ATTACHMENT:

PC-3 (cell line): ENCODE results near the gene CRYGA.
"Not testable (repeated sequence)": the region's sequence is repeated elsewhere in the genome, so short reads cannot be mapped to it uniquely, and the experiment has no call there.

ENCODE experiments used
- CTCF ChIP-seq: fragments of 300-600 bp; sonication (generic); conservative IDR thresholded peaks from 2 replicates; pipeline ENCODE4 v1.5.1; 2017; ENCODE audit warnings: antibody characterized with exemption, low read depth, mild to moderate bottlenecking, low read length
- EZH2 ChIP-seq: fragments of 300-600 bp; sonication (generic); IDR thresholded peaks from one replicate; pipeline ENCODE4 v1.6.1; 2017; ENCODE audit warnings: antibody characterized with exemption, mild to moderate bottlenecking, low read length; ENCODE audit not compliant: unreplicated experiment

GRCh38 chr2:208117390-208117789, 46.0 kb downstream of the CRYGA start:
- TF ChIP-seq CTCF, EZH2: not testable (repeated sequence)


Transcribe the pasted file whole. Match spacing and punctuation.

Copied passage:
PC-3 (cell line): ENCODE results near the gene CRYGA.
"Not testable (repeated sequence)": the region's sequence is repeated elsewhere in the genome, so short reads cannot be mapped to it uniquely, and the experiment has no call there.

ENCODE experiments used
- CTCF ChIP-seq: fragments of 300-600 bp; sonication (generic); conservative IDR thresholded peaks from 2 replicates; pipeline ENCODE4 v1.5.1; 2017; ENCODE audit warnings: antibody characterized with exemption, low read depth, mild to moderate bottlenecking, low read length
- EZH2 ChIP-seq: fragments of 300-600 bp; sonication (generic); IDR thresholded peaks from one replicate; pipeline ENCODE4 v1.6.1; 2017; ENCODE audit warnings: antibody characterized with exemption, mild to moderate bottlenecking, low read length; ENCODE audit not compliant: unreplicated experiment

GRCh38 chr2:208117390-208117789, 46.0 kb downstream of the CRYGA start:
- TF ChIP-seq CTCF, EZH2: not testable (repeated sequence)